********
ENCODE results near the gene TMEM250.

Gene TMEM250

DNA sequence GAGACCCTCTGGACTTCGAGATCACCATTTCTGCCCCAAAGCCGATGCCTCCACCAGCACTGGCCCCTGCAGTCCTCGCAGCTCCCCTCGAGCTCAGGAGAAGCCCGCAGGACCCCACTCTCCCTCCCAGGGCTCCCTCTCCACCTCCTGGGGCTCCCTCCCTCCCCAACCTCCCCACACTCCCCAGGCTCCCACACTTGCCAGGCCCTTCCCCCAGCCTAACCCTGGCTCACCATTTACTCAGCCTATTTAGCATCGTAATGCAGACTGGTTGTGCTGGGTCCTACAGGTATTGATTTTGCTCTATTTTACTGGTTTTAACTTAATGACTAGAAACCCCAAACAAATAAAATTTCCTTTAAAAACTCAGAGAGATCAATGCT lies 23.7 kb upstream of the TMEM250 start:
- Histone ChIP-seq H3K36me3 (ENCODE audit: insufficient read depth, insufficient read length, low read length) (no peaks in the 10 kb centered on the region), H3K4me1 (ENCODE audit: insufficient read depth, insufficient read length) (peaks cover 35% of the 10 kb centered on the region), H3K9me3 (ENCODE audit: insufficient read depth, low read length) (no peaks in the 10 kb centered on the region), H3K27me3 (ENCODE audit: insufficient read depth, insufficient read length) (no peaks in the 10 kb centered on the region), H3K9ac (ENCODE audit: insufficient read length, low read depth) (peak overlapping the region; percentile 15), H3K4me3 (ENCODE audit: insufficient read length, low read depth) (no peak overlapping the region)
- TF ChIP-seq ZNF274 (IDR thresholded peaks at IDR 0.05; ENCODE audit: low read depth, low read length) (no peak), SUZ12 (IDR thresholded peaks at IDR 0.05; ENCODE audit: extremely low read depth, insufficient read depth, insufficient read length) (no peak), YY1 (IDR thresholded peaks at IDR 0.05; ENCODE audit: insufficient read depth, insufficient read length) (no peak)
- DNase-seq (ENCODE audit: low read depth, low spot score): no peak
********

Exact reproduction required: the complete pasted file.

ENCODE results near the gene TMEM250.

Gene TMEM250

DNA sequence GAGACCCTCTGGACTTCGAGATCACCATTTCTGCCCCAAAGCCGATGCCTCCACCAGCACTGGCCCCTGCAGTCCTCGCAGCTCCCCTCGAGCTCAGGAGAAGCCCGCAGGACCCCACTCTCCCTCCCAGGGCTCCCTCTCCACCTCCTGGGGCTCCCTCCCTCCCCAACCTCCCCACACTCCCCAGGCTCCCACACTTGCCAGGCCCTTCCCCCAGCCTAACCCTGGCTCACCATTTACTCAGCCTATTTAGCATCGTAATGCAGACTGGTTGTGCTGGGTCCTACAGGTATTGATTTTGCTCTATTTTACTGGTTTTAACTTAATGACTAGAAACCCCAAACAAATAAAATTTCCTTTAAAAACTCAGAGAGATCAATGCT lies 23.7 kb upstream of the TMEM250 start:
- Histone ChIP-seq H3K36me3 (ENCODE audit: insufficient read depth, insufficient read length, low read length) (no peaks in the 10 kb centered on the region), H3K4me1 (ENCODE audit: insufficient read depth, insufficient read length) (peaks cover 35% of the 10 kb centered on the region), H3K9me3 (ENCODE audit: insufficient read depth, low read length) (no peaks in the 10 kb centered on the region), H3K27me3 (ENCODE audit: insufficient read depth, insufficient read length) (no peaks in the 10 kb centered on the region), H3K9ac (ENCODE audit: insufficient read length, low read depth) (peak overlapping the region; percentile 15), H3K4me3 (ENCODE audit: insufficient read length, low read depth) (no peak overlapping the region)
- TF ChIP-seq ZNF274 (IDR thresholded peaks at IDR 0.05; ENCODE audit: low read depth, low read length) (no peak), SUZ12 (IDR thresholded peaks at IDR 0.05; ENCODE audit: extremely low read depth, insufficient read depth, insufficient read length) (no peak), YY1 (IDR thresholded peaks at IDR 0.05; ENCODE audit: insufficient read depth, insufficient read length) (no peak)
- DNase-seq (ENCODE audit: low read depth, low spot score): no peak